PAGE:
Thailand urged to explore new tourism routes
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Apr 25, 2013
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BANGKOK, Thailand - Thailand is being urged to explore new tourism routes to connect with neighbouring countries to respond to rising demand when more tourists visit the Asean region.
The Association of Thai Tourism Marketing (ATTM) urged the government to support small tourism-related associations to help them promote tourism in a sustainable manner, said president Mingkwan Metmowlee.
To celebrate its first anniversary, the association encouraged member operators to survey new tourist destinations in a bid to develop new products and services.
One new destination is Kaeng Krachan Dam, which is in the same area of Phetchaburi province as Khao Phanoen Thung mountain and Thai Song Dam village.
ATTM members also surveyed Chiang Rai's Chiang Khong district, which borders Laos, and Kanchanaburi's Sangkhla Buri district, adjacent to Myanmar.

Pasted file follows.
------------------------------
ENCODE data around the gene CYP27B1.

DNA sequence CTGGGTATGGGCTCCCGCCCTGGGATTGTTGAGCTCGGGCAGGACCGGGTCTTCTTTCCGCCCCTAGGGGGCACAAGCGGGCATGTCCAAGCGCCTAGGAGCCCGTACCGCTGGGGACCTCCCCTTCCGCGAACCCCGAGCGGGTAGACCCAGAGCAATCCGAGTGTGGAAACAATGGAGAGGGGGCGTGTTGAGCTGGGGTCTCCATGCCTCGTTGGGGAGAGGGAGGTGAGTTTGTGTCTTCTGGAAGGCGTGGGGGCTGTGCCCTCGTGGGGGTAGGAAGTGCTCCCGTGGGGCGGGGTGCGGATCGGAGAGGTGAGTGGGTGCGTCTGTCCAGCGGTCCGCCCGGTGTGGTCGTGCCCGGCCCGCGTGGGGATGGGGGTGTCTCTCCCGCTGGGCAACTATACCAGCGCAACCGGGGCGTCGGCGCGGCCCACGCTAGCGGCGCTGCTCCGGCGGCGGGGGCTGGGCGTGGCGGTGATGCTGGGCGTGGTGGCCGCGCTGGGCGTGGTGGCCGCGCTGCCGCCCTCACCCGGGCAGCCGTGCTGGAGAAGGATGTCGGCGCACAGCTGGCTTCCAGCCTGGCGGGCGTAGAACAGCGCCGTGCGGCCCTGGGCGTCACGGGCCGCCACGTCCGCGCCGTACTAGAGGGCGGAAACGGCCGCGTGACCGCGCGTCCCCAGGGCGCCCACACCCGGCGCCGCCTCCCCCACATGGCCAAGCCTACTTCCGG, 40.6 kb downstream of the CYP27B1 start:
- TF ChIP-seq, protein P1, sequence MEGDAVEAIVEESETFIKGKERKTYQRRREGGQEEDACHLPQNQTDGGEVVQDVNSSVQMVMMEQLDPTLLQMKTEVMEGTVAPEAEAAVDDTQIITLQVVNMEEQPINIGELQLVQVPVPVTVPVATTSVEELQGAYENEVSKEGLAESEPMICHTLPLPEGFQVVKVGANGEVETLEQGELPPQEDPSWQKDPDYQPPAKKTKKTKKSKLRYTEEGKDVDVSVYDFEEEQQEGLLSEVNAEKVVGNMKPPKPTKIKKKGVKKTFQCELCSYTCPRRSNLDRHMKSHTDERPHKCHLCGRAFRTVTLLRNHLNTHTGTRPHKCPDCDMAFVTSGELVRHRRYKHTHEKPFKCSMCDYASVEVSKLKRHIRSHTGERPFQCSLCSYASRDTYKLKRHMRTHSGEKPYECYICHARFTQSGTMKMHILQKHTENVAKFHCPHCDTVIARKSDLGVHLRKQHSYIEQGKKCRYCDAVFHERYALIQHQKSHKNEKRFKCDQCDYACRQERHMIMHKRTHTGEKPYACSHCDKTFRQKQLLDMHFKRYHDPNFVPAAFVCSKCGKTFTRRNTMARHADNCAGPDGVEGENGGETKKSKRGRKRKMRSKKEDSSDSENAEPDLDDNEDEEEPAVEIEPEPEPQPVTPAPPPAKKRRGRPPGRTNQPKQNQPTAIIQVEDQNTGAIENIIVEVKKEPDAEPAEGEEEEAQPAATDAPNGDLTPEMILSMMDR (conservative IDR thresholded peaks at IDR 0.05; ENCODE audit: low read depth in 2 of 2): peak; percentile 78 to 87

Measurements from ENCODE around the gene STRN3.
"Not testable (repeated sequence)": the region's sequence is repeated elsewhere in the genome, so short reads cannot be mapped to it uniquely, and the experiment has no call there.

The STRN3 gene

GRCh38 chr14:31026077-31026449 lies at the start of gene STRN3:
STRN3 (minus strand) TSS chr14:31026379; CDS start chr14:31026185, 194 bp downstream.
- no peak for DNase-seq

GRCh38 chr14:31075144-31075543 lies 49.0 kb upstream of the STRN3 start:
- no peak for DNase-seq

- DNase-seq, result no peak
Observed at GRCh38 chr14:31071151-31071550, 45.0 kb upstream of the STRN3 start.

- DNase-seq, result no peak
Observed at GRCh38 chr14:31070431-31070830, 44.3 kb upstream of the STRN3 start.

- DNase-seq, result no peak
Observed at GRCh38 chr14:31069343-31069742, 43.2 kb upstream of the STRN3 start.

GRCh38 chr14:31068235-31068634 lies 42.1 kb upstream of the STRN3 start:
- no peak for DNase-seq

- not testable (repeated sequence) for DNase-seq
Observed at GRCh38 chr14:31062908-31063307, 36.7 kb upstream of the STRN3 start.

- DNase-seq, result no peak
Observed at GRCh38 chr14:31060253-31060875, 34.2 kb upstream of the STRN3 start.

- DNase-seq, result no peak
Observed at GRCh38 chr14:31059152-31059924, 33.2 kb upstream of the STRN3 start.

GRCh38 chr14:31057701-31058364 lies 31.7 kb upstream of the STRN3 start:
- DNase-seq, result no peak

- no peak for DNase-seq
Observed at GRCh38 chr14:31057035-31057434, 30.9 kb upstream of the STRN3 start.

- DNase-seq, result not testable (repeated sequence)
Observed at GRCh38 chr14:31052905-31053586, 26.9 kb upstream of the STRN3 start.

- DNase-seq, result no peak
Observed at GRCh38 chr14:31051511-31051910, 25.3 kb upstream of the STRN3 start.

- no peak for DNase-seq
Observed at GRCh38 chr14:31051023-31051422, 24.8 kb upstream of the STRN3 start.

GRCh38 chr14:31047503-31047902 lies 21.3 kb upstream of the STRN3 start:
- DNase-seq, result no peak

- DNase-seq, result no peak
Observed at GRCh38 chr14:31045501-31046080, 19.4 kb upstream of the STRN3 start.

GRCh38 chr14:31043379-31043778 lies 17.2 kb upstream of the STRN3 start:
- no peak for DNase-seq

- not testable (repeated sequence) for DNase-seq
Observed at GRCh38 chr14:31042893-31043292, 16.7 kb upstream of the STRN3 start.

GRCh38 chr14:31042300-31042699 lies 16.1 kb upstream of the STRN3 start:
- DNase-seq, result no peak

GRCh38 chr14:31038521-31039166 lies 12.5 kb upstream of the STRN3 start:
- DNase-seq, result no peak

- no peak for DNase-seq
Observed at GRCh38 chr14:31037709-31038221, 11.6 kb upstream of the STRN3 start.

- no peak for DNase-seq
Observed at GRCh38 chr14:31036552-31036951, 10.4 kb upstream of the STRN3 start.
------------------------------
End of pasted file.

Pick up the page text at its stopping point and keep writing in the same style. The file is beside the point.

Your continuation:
This year, members will start surveying the R3A (Thailand-Laos-Kunming in China) and R3B (Thailand-Myanmar-Da Lau in China) routes.
At the general ATTM assembly yesterday, Kriengsak Charoenwongsak, a senior fellow at Harvard University's Center for Business and Government, said the government's 2.2-trillion-baht tourism revenue target in 2015 should have strong support from the government's planned infrastructure projects.
He suggested the government invest in infrastructure projects with populist budgets, annual budgets, more taxes or joint funding with the private sector instead of trying to utilise bank borrowing.
"The huge investments will not have an immediate and direct effect on tourism because most of the money will go to railways and roads. However, the new transport network will finally benefit tourism and encourage tourists to travel more," Mr Kriengsak said.
Tour operators should link tourism routes with high-speed train stations in the near future.
In Thailand, favouritism still undermines efficiency in many organisations. An overseas deployment is a kind of reward for favoured people rather than a place for quality personnel, he said.
Many tourism-related organisations lack policy flexibility and serious, clear strategies, said Mr Kriengsak.
Although the government is attempting to attract premium tourists to drive revenue, most foreign visitors to Thailand could still be categorised in the mass market.
"All tour operators and related businesses should join forces to pressure the government to work on not only the number of visitors but also other factors that will genuinely be useful for the overall tourism industry," Mr Kriengsak said.